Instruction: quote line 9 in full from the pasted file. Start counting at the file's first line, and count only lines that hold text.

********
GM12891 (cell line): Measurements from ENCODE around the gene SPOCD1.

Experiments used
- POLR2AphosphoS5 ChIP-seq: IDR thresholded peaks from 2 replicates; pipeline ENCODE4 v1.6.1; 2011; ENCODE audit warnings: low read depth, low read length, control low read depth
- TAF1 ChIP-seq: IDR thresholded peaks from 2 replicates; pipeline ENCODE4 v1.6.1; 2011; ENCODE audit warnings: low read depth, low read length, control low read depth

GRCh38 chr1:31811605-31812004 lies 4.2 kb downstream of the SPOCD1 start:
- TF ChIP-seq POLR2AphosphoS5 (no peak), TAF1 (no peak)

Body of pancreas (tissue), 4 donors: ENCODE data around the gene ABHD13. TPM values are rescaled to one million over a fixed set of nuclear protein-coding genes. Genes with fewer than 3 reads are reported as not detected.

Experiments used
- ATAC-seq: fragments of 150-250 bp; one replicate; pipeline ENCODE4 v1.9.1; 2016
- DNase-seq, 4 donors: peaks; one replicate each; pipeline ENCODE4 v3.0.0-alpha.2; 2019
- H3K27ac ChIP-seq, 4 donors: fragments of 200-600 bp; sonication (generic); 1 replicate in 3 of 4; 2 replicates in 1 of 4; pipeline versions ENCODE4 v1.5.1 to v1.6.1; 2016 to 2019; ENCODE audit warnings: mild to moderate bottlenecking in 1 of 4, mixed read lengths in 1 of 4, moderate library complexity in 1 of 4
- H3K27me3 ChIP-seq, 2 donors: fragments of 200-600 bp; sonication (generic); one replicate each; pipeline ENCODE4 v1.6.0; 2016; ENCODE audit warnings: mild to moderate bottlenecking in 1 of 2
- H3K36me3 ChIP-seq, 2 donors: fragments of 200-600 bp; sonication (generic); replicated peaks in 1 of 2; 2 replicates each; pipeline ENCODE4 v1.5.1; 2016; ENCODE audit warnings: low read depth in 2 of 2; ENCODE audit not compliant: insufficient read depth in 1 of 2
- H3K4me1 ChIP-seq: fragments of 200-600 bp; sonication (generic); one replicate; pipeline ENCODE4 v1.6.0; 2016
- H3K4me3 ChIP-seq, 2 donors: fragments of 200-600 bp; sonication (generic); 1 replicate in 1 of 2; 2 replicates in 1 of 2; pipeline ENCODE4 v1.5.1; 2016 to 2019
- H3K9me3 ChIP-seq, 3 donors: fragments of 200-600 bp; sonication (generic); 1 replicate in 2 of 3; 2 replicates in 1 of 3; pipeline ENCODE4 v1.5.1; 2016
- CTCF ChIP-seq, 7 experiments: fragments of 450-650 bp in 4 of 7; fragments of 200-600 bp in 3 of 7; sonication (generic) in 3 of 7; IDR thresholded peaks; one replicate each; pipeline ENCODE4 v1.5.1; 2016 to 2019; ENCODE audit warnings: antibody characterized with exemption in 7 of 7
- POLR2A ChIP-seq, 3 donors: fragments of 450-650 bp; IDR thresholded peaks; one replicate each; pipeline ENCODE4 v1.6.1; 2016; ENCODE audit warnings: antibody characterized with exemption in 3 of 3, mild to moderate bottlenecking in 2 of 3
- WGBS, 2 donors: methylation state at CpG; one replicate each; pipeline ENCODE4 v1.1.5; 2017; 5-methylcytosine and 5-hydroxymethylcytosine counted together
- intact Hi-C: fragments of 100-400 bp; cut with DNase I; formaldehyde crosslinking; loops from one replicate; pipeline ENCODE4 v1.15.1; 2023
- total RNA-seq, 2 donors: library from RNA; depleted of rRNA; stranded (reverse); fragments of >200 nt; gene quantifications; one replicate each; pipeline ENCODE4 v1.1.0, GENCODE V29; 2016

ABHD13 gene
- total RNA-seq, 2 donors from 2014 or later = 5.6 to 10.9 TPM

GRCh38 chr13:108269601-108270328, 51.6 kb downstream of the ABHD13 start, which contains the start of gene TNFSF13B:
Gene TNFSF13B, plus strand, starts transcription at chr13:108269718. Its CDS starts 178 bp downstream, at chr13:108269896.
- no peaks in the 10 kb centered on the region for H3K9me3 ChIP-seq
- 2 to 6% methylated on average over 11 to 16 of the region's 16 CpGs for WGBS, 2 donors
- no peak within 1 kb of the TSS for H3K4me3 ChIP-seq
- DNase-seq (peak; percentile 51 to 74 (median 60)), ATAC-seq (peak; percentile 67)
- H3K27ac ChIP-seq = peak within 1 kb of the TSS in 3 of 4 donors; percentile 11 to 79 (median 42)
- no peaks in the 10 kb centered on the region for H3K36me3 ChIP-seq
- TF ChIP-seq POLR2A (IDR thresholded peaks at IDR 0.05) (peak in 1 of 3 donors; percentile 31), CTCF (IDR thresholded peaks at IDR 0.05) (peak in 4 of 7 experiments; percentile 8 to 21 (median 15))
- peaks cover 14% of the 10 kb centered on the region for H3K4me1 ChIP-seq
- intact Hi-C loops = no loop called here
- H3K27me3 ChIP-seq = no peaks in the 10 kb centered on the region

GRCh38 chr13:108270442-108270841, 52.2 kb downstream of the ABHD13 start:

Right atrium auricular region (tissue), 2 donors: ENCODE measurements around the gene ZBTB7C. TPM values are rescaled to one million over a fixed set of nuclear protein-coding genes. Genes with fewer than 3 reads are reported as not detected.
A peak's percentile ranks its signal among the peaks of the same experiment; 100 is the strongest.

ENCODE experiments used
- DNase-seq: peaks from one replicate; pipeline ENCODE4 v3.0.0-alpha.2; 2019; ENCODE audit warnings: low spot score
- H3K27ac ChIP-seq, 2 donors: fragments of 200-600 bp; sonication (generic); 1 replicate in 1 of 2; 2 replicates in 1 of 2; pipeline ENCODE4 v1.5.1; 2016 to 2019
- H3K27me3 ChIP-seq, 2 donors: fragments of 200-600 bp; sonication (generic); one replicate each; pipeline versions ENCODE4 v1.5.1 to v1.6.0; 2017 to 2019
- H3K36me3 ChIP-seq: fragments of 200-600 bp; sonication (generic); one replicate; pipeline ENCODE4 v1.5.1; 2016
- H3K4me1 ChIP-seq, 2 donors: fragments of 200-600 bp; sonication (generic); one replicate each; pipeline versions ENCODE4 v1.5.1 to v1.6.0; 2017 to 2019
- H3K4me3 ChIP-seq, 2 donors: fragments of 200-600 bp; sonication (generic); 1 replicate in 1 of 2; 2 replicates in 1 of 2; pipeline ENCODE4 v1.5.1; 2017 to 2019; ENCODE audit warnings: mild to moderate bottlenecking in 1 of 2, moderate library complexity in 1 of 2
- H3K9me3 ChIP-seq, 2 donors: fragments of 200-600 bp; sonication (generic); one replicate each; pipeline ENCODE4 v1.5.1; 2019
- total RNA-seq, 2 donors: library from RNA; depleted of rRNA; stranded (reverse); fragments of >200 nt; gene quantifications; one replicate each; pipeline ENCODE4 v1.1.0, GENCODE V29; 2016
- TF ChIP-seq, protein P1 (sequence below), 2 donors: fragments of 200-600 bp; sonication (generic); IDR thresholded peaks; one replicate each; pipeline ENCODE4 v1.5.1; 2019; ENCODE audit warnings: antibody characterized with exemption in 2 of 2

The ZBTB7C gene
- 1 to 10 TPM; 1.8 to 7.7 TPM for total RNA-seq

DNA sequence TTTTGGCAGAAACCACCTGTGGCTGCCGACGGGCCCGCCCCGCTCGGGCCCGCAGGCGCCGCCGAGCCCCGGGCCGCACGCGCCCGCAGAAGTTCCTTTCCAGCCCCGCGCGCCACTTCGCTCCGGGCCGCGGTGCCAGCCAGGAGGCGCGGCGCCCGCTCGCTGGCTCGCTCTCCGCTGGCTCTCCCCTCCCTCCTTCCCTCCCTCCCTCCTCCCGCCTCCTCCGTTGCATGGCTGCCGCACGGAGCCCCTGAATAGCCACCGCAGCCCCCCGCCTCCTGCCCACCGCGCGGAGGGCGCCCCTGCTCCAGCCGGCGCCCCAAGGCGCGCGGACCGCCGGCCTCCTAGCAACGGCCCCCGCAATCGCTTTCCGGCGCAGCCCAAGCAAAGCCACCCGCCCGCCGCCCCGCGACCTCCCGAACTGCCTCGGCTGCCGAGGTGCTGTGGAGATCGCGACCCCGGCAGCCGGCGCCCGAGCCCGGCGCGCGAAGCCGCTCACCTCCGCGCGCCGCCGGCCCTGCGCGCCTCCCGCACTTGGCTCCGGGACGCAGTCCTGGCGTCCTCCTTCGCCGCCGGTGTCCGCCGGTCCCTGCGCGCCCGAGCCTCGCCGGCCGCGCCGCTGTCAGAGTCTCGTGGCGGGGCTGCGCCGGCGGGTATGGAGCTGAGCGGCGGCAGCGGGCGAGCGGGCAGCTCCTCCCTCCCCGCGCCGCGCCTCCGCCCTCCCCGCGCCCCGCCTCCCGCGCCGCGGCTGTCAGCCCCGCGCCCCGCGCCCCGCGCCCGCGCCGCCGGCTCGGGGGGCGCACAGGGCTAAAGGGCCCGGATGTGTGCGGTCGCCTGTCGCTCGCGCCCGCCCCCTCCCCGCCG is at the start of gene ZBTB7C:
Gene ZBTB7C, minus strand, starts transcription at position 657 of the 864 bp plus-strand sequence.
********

- ATAC-seq: fragments of 150-250 bp; one replicate; pipeline ENCODE4 v1.9.1; 2016